WHAT THE EXPERTS TOLD US
Professor David Lloyd at the RCV (Author of paper published in The Veterinary Record January 16 1999 'Methicillin-resistant Staphylococcus aureus infections in 11 dogs').
“ MRSA is a growing problem in animals and we do need to take it seriously. Apart from Bella, I only know of a handful of dogs who have had such serious MRSA infections in this country. If the flora of a dog is healthy usually, they can fight it, but if they have underlying health problems or suppressed immune systems, they are more vulnerable. In your case, you and Bella were very unlucky. If the organism Staphylococcus is not picked up quickly, then it can spread through the body like wildfire.
On the subject of hydrotherapy and possible transmission, if pools are not cleaned thoroughly there is some risk, and I know that Bella attended regular hydrotherapy swims at the Royal Veterinary College, but we have extremely high standards.
Our research here at the Royal veterinary College is currently looking at where the bacteria organism found in dogs comes from; it usually is the same as the human strain. It could be a family member who has transmitted to their pets. Perhaps, someone who has been in hospital or works with people who are colonised.
The government are now taking this subject very seriously. I believe Bella Moss’s story is a good way of alerting people to the risks that exist for animals becoming infected with MRSA. People do become hysterical about this subject and need to be informed of the facts.”
Tim Greet, President of The British Veterinary Association (BVA)
“I’m amazed that Bella died in this way, and concerned that it could happen. This is something that needs looking at in more detail and I shall take a personal interest in it.”
Professor Mack Johnston, Professor of Veterinary and Public Health, Royal College Veterinary Surgeons (RCVS)
“The amount of time a dog spends in kennels will affect the likelihood of it becoming colonised or infected, and I do think that the best way of preventing animals from becoming contaminated is to keep them healthy. It seems to me that there is a low level of sophistication amongst some vets performing surgery – some still don’t wear a facemask – and practices should have a systematic programme of swabbing linked to cleaning in order to reduce the risk of any infection. For me, it would be a cause for concern to hear a vet say that there had never been MRSA on his premises and that he didn’t need to take precautions, but there are things that owners, can do. The key is in the overall level of cleanliness in a vet hospital or practice. I find that the best place to look is behind the doors! There is a culture amongst some vets of a la issez fair approach to infection control, and this means animals will continue to become colonised and infected.”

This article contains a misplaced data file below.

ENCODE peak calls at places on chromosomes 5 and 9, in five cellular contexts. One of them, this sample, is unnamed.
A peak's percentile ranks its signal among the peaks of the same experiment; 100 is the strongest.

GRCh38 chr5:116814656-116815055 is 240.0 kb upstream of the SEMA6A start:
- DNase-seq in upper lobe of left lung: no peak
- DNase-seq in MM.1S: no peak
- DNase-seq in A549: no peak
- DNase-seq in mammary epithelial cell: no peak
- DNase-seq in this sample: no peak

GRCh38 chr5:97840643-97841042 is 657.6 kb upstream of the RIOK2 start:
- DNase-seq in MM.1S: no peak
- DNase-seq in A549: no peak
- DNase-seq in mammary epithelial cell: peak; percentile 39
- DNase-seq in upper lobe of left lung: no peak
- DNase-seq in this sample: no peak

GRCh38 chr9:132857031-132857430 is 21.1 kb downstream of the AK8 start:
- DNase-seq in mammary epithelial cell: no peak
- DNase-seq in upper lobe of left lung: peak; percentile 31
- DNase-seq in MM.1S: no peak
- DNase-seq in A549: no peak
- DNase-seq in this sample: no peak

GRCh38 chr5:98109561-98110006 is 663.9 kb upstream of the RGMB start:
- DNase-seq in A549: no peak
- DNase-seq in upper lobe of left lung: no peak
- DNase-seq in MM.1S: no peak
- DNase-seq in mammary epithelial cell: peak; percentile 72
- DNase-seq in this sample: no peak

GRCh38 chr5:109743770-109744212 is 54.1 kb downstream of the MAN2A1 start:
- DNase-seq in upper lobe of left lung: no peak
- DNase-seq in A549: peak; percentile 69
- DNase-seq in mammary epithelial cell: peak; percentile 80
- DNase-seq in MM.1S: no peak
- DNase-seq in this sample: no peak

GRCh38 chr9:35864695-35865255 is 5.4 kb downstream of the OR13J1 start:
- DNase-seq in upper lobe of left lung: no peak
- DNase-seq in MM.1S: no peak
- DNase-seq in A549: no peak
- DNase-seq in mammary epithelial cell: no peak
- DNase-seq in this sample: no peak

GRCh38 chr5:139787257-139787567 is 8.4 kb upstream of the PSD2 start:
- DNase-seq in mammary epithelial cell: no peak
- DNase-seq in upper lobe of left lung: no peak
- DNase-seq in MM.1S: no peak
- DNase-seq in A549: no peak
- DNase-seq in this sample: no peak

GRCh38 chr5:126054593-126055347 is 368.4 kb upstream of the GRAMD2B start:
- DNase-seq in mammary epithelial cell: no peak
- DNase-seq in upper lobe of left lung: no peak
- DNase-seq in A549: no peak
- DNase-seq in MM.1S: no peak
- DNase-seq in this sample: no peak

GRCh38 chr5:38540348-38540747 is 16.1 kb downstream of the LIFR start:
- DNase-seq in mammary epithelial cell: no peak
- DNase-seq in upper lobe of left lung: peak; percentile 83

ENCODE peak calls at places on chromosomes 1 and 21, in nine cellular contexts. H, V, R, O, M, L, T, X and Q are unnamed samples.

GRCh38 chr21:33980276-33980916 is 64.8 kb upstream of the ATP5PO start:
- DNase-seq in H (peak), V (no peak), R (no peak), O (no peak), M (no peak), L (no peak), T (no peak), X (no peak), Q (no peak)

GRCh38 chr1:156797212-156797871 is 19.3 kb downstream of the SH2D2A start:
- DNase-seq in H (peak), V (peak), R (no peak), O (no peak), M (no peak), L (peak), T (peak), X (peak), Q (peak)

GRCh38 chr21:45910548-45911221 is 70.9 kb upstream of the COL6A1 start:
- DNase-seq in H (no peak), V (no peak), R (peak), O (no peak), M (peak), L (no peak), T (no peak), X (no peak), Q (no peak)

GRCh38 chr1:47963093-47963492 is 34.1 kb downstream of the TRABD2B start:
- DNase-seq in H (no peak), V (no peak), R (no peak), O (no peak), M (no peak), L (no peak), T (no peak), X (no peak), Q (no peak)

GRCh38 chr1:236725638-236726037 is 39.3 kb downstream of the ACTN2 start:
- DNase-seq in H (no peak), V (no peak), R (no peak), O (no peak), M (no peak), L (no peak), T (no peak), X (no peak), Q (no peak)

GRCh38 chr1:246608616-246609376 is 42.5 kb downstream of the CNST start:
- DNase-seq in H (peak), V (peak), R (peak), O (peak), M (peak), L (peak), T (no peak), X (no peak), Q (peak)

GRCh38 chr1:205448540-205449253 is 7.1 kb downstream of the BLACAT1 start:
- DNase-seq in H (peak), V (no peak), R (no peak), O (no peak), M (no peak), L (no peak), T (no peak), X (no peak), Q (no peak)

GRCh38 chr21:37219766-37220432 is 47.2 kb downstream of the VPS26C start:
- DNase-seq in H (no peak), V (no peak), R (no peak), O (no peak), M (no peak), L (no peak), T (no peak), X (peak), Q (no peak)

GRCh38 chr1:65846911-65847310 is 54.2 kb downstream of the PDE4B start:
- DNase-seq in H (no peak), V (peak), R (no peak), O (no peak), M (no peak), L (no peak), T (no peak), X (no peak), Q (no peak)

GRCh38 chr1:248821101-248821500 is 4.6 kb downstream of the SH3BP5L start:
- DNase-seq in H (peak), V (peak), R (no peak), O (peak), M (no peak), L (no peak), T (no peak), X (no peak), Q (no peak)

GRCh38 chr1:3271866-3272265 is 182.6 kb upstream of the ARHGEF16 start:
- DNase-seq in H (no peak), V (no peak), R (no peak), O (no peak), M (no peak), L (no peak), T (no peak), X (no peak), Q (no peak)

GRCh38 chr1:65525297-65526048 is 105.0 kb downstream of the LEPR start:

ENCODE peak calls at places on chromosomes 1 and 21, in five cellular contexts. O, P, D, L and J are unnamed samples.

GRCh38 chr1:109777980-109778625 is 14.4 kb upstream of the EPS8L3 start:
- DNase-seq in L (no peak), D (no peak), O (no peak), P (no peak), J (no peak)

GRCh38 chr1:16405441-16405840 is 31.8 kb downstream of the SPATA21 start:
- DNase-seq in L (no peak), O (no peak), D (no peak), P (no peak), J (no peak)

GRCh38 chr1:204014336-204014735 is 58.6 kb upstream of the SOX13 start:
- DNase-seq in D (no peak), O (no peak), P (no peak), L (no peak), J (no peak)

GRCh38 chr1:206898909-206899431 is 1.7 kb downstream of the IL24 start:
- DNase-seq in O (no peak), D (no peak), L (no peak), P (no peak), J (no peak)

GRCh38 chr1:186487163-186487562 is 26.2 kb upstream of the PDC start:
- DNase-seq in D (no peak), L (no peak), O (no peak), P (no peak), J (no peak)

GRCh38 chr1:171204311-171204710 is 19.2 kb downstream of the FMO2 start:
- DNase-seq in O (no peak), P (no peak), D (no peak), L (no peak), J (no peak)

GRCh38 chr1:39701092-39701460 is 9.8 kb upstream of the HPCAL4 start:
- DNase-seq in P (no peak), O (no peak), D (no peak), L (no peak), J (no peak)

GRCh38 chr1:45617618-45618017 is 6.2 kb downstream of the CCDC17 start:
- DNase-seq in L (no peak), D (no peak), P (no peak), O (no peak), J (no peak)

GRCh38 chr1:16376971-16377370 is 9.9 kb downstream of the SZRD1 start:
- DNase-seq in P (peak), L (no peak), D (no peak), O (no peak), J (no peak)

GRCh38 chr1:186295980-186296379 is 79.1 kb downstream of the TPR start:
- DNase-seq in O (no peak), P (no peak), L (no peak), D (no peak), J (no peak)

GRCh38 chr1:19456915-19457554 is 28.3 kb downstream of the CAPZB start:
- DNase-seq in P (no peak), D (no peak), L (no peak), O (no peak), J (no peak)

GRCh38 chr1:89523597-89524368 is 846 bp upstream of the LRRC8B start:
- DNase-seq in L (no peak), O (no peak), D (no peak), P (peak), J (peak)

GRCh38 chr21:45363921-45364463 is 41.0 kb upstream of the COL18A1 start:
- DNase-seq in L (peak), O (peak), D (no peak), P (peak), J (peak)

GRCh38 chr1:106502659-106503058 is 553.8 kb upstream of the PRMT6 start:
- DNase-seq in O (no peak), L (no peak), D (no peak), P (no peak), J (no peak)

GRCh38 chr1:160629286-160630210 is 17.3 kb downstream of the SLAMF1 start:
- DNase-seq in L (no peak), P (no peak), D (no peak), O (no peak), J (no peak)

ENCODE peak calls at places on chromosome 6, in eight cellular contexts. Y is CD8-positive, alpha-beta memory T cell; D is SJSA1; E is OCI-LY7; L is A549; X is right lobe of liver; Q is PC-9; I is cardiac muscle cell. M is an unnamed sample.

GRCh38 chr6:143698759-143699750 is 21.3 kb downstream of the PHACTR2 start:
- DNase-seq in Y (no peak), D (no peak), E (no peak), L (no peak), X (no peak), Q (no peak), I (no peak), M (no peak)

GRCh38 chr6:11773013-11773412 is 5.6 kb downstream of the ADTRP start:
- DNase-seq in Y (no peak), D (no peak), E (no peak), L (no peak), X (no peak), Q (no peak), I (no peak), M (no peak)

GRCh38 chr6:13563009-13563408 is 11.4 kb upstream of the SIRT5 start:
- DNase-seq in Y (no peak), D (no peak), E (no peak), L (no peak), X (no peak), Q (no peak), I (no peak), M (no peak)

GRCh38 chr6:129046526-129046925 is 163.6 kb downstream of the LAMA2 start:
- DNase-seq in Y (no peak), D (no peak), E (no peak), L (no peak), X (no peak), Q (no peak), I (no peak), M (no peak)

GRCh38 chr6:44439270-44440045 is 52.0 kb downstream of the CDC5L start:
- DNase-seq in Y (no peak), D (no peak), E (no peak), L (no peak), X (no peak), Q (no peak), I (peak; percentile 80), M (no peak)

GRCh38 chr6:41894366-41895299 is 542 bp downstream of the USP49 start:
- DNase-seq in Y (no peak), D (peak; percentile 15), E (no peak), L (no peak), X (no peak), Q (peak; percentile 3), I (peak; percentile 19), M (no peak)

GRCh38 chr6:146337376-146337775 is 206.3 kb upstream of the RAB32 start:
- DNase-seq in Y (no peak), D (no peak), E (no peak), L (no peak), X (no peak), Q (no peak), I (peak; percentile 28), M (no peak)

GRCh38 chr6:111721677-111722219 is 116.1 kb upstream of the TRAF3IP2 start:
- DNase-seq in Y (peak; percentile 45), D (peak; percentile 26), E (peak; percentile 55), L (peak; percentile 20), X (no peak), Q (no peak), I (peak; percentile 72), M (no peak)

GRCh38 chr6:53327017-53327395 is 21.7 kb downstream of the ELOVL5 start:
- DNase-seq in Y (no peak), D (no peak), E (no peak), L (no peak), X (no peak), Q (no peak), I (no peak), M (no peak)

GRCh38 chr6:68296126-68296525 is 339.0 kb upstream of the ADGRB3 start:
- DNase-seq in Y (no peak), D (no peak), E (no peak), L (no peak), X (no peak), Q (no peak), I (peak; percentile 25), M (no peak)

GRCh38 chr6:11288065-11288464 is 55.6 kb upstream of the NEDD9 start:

Alistair Gibson, Spokesman for the British Small Animal Veterinary Association (BSAVA)
“I wouldn’t agree that vets don’t take infection control seriously. I think that there is a very high standard of infection control and expertise in the practices around the country. The guidelines that the BSAVA sets are to a high standard, and although it’s true that these are entirely voluntary at present, we hope that there will be agreement with the Royal College on developing standards that vets will be required to follow.”